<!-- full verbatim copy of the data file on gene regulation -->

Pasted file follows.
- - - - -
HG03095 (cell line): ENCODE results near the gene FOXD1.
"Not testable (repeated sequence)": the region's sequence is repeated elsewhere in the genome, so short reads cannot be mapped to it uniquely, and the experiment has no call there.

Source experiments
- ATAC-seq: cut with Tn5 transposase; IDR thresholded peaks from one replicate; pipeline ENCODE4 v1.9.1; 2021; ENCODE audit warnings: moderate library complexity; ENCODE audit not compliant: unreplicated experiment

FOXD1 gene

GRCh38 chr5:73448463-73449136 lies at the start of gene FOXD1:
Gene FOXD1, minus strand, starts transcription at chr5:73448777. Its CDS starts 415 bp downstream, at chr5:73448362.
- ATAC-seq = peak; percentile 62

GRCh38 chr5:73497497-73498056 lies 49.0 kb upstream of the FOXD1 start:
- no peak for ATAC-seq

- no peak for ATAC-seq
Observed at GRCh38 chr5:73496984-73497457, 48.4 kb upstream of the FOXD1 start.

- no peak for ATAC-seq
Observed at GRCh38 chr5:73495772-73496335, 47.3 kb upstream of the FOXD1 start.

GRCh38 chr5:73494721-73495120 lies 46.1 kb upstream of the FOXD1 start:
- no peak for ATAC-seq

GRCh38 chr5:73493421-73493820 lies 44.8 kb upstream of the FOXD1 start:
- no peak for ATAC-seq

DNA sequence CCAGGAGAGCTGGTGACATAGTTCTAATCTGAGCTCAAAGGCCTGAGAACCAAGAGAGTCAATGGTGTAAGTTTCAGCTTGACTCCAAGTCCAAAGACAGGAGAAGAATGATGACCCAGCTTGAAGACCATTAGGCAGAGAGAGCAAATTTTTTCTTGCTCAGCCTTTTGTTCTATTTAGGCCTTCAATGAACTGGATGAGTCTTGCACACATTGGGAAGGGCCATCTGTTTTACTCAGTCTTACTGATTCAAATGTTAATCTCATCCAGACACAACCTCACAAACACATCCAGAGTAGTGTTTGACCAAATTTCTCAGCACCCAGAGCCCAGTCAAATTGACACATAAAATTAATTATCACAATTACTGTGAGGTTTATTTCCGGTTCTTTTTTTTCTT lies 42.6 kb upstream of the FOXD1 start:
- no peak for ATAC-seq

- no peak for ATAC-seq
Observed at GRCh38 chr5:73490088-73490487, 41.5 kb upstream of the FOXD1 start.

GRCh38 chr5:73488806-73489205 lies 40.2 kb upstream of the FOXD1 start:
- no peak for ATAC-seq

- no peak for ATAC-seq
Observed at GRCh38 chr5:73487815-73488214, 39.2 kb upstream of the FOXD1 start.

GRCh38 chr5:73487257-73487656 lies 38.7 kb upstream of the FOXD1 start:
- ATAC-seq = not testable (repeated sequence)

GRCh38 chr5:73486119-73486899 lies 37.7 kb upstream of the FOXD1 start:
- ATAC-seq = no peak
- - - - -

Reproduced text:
HG03095 (cell line): ENCODE results near the gene FOXD1.
"Not testable (repeated sequence)": the region's sequence is repeated elsewhere in the genome, so short reads cannot be mapped to it uniquely, and the experiment has no call there.

Source experiments
- ATAC-seq: cut with Tn5 transposase; IDR thresholded peaks from one replicate; pipeline ENCODE4 v1.9.1; 2021; ENCODE audit warnings: moderate library complexity; ENCODE audit not compliant: unreplicated experiment

FOXD1 gene

GRCh38 chr5:73448463-73449136 lies at the start of gene FOXD1:
Gene FOXD1, minus strand, starts transcription at chr5:73448777. Its CDS starts 415 bp downstream, at chr5:73448362.
- ATAC-seq = peak; percentile 62

GRCh38 chr5:73497497-73498056 lies 49.0 kb upstream of the FOXD1 start:
- no peak for ATAC-seq

- no peak for ATAC-seq
Observed at GRCh38 chr5:73496984-73497457, 48.4 kb upstream of the FOXD1 start.

- no peak for ATAC-seq
Observed at GRCh38 chr5:73495772-73496335, 47.3 kb upstream of the FOXD1 start.

GRCh38 chr5:73494721-73495120 lies 46.1 kb upstream of the FOXD1 start:
- no peak for ATAC-seq

GRCh38 chr5:73493421-73493820 lies 44.8 kb upstream of the FOXD1 start:
- no peak for ATAC-seq

DNA sequence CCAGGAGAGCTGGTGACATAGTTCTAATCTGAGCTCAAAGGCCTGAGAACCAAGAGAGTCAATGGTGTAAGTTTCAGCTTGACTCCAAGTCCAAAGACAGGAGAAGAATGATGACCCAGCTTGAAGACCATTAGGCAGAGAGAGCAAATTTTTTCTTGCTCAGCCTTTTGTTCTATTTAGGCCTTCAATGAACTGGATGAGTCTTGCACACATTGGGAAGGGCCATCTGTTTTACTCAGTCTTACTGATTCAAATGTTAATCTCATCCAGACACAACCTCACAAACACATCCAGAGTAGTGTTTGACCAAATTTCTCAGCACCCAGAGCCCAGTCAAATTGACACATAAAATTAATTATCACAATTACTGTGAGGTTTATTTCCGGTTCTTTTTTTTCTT lies 42.6 kb upstream of the FOXD1 start:
- no peak for ATAC-seq

- no peak for ATAC-seq
Observed at GRCh38 chr5:73490088-73490487, 41.5 kb upstream of the FOXD1 start.

GRCh38 chr5:73488806-73489205 lies 40.2 kb upstream of the FOXD1 start:
- no peak for ATAC-seq

- no peak for ATAC-seq
Observed at GRCh38 chr5:73487815-73488214, 39.2 kb upstream of the FOXD1 start.

GRCh38 chr5:73487257-73487656 lies 38.7 kb upstream of the FOXD1 start:
- ATAC-seq = not testable (repeated sequence)

GRCh38 chr5:73486119-73486899 lies 37.7 kb upstream of the FOXD1 start:
- ATAC-seq = no peak